Emmanuel Baptist Church

275 State St.  Albany, NY 12210
(518) 465-5161

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A Welcoming and Affirming Congregation

Minister:  Rev. Kathy J. Donley

How the Light Comes

Christmas Eve

 

Rev. Kathy Donley

12/24/16

 

Scripture Lesson:  John 1:1-14

 

On one of our early vacations to the Great Smoky Mountains, Molly and I went on a night hike.  This was years ago, when Erin was not old enough and Molly was still young enough to be willing to go on a hike.  We met a park ranger near the trail head.  It was not full dark yet.  She explained some things about what to expect while we were hiking and then she called our attention to the small building behind us.   She said “Do you see that thing right there?” It was some sort of apparatus.  I no longer remember what she called it, but it looked like a weird tall fire hydrant.  She said, “Please notice.  That is not a bear.  When you come back this way, it will be very dark and in the dark, you will think that it looks like a bear.  I’m telling you now.  It will still not be a bear.” 

 

Things look different in the dark.  In the dark, our sight is unreliable, our fears are magnified, our worries and anxiety loom large.   And so, we come together tonight, to lighten the darkness, to hear again the story of God coming close, creeping in beside us, to share and bless our humanness.    

 

Remember Genesis:  In the beginning God created the heavens and the earth. Now the earth was formless and empty, darkness was over the surface of the deep, and the Spirit of God was hovering over the waters. And God said, "Let there be light," and there was light. God saw that the light was good, and God separated the light from the darkness.


In the beginning were light and darkness.  In John’s time, there were light and darkness.  John wants us to see the big picture.  This baby we celebrate holds the power of the same light that split the world in Genesis 1. [1] Jesus has come to cut the darkness — to put boundaries on it, to proclaim light and life and love and freedom.                                                                              

 

Across human history, there have been light and darkness – the Enlightenment, famine and earthquakes, the 100 Year’s War, The Great Awakening,  the plague, the Great Depression, the abolition of slavery, earthquakes and floods, progress on human rights for all, dictatorships and genocide. In our own time, there is light and darkness.  

 

Verse 5 is the key.  Verse 5 is what I have said at almost every Christmas Eve candle-lighting I can remember “The light shines in the darkness and the darkness did not overcome it.”   Here’s the part I notice – “the darkness did not overcome it.”  The light shines in the darkness and the darkness does not smother it or put it out or extinguish it.  The darkness doesn’t win – it doesn’t put the light out of existence. . . . OK . . . so that’s good. But we might wish that it said the light overwhelms the darkness, that night is changed to day.  We might wish that it said that the light shines so brilliantly that everyone has to shield their eyes.  But it doesn’t say that.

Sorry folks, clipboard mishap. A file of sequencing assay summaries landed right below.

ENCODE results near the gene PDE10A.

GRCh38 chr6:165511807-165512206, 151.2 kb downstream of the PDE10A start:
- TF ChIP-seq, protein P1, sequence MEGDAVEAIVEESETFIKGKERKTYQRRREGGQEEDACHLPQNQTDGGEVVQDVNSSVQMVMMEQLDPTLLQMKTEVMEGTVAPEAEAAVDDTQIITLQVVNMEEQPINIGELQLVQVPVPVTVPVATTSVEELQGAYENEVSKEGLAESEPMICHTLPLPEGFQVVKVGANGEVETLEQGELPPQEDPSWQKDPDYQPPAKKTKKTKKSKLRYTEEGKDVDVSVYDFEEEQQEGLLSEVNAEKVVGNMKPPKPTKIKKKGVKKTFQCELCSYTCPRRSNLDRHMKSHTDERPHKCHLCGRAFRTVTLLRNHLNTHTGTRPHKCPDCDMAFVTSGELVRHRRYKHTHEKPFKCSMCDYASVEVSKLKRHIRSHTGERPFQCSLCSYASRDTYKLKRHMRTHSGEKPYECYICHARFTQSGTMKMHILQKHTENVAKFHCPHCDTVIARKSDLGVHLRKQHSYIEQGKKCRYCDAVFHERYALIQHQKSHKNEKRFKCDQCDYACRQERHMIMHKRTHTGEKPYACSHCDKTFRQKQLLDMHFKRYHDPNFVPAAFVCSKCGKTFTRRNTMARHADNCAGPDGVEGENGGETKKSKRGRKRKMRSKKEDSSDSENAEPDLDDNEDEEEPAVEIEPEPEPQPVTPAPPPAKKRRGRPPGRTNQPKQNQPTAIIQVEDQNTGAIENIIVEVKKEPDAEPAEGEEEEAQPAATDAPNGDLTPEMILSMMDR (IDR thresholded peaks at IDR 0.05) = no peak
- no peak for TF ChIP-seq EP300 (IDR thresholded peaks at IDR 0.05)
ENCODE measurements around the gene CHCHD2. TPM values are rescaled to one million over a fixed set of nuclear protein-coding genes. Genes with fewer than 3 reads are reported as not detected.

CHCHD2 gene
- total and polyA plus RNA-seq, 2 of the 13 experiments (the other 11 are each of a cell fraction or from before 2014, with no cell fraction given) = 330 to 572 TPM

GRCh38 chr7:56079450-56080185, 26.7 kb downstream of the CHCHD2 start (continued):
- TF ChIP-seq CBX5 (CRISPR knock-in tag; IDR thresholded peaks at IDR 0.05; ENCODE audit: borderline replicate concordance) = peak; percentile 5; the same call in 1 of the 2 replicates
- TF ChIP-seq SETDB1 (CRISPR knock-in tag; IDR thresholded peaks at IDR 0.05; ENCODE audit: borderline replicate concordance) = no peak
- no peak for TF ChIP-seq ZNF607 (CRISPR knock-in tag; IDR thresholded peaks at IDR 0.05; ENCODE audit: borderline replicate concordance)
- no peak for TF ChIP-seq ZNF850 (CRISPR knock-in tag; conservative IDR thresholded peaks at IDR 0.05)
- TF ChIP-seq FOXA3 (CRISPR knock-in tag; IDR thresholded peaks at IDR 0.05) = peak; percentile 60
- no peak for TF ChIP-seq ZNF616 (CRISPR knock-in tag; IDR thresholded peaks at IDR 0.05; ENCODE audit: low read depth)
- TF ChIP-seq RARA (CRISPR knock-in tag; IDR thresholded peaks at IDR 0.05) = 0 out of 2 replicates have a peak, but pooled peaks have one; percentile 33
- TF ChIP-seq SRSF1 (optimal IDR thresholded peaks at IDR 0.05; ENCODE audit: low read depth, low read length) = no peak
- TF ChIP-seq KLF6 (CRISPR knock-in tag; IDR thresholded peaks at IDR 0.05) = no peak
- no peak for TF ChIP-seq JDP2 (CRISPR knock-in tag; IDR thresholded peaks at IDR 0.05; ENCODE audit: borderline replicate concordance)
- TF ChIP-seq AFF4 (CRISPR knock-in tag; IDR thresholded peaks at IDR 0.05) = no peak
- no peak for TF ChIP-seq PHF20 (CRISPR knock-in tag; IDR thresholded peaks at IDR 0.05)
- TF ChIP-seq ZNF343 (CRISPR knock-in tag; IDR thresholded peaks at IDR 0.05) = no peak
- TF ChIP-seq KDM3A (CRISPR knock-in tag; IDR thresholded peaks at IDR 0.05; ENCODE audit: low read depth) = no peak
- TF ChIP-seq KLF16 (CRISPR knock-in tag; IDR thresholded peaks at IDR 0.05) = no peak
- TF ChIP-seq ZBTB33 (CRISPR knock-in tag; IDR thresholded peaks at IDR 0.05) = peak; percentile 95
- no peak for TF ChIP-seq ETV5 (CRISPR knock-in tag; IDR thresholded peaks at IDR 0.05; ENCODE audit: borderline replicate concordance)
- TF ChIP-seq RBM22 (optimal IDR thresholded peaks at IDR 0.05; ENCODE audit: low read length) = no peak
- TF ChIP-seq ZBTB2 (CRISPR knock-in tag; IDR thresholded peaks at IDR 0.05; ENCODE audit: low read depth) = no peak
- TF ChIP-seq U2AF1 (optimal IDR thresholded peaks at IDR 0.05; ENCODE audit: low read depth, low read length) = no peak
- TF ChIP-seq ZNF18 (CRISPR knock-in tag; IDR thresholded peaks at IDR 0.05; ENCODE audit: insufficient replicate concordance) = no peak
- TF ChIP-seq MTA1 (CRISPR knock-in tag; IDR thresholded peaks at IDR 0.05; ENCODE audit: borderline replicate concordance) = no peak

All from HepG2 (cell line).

It is hopeful, but is it hopeful enough?

 

In the next week, various media outlets will publish lists of the famous people who died in 2016.  Among them will be Leonard Cohen, the Jewish Canadian musician and poet who left this world just last month at the age of 82.  His influence was felt far and wide.  Perhaps his most popular song was “Hallelujah”  but after that, I think his most well-known lyric was the line “there’s a crack in everything, that’s how the light gets in.”

 

That was Cohen’s summary of a Jewish mystical doctrine which says that when God created the world and filled it with light, the world was simply not strong enough to hold the light and so the vessel broke.  So now, there are broken vessels everywhere with some remnant of divine light and through the cracks, the light escapes to the world. 

 

“The light shines in the darkness.” John is describing Mystery and we must respect that Mystery cannot be explained in too much detail.  But I think about the crack in everything, about the vessels that cannot contain the fullness of God, and about the baby born in Bethlehem.  The one of whom John says, “he become flesh and dwelt among us and we have seen his glory, full of grace and truth.”  And I wonder, on this holy night, does Jesus slip in through a crack in the world, a thin place between earth and heaven, to bring the light, to be the light, to shine in the darkness?   

 

One of the most difficult, unrelenting places of anxiety and terror must be in war.  Jurgen Moltmann was 16 when he was drafted into the German army in 1943.  He and other boys from his village were put to service on an anti-aircraft battery on the edge of a lake near Hamburg.  During a sustained English bombing, a bomb hit the platform and tore apart the friend standing next to him.  More bombs fells, destroying the platform.  Moltmann found himself alone on a plank in the water.  He cried out to God for the first time ever in his life, “God where are you?”